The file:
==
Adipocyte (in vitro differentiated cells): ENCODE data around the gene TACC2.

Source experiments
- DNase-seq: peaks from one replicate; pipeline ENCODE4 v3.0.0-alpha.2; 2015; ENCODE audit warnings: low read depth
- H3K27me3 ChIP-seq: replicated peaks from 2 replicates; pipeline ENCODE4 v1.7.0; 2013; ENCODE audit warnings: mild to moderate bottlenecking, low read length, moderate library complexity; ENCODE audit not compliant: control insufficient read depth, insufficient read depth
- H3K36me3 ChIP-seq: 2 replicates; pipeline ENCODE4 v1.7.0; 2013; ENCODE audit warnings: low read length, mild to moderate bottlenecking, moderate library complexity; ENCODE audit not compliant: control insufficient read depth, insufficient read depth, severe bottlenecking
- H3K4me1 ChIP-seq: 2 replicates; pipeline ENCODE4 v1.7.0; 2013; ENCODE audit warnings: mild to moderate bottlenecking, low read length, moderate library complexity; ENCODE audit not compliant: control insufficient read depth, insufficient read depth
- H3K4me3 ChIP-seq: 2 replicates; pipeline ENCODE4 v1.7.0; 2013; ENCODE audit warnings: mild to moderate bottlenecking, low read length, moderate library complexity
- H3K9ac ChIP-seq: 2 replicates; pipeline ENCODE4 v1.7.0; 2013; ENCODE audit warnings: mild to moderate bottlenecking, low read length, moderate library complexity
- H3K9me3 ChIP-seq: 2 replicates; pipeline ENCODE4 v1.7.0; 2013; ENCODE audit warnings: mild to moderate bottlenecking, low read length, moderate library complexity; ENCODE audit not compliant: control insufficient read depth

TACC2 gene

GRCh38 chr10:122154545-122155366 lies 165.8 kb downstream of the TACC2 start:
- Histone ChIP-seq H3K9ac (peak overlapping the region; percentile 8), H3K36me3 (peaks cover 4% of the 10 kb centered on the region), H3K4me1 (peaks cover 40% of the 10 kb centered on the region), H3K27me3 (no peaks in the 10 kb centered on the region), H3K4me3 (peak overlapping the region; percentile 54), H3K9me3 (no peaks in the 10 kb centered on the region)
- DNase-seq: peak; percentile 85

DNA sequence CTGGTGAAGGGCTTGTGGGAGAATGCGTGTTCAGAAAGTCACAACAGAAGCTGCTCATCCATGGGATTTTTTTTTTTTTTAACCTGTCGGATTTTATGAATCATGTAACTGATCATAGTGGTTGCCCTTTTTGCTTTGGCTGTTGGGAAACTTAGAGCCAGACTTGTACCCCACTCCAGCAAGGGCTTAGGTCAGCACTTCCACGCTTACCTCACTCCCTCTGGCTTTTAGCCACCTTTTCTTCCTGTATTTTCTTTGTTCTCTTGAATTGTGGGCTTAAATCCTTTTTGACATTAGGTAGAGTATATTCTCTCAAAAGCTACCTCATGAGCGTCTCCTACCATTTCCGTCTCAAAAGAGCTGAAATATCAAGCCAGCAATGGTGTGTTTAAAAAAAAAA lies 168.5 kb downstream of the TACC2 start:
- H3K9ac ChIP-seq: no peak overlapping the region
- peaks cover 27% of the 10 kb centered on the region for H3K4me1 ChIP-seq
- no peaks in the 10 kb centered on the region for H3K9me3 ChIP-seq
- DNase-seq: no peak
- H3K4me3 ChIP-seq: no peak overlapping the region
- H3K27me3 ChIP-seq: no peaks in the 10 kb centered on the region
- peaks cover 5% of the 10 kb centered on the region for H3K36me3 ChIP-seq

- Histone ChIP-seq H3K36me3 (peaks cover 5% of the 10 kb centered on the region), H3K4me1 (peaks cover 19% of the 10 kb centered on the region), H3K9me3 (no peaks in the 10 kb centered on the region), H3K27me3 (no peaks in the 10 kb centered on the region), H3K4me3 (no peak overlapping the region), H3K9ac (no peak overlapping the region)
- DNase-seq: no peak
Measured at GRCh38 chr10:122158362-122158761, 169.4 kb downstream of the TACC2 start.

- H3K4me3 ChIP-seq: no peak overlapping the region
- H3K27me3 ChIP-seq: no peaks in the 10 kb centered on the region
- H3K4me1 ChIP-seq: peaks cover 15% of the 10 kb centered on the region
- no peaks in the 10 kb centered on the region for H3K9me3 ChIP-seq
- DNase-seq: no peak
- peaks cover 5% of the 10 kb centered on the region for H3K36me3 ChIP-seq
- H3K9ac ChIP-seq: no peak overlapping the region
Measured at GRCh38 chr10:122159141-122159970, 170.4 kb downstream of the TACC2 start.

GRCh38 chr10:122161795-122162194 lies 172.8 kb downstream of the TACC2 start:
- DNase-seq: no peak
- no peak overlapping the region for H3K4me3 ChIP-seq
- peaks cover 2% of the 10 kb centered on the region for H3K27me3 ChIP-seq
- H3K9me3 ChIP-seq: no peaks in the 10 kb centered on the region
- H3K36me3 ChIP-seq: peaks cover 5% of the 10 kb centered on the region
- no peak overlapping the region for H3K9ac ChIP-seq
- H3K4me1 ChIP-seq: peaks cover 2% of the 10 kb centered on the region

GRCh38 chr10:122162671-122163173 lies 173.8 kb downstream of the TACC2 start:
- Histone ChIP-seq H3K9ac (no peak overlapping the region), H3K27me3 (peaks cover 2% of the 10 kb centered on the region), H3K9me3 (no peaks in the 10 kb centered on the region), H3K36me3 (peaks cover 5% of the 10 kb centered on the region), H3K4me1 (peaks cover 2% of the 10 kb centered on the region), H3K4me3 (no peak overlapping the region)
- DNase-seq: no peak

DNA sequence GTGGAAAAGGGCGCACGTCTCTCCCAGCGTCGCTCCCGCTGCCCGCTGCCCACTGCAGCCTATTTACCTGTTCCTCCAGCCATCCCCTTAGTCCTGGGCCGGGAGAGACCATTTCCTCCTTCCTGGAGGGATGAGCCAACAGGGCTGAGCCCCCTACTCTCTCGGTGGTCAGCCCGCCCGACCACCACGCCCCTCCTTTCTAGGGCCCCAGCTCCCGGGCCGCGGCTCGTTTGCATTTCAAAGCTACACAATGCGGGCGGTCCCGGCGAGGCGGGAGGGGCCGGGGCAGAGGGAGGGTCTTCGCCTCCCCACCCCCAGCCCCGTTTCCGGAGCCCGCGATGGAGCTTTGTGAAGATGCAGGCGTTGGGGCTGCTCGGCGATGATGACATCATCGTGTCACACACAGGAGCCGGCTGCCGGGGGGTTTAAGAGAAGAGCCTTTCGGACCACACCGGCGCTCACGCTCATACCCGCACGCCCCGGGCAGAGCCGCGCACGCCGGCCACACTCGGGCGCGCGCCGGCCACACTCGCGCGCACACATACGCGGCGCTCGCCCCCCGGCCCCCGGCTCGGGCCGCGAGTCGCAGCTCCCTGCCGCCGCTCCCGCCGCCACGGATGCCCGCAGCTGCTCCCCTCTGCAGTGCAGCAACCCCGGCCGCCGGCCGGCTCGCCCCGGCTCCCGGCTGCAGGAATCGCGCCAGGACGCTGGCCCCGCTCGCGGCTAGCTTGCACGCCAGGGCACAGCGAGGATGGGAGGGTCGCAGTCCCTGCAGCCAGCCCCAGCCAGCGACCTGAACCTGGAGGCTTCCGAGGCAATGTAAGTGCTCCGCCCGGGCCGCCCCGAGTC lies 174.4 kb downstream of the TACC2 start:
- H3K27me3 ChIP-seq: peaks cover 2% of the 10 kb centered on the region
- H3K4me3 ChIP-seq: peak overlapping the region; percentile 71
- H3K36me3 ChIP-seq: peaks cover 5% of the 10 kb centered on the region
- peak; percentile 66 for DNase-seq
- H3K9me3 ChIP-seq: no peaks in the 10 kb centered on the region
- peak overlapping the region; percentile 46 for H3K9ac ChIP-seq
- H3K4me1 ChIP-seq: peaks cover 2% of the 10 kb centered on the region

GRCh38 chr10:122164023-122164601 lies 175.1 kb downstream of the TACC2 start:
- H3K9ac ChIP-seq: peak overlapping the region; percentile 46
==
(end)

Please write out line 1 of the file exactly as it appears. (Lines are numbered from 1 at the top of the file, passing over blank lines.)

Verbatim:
Adipocyte (in vitro differentiated cells): ENCODE data around the gene TACC2.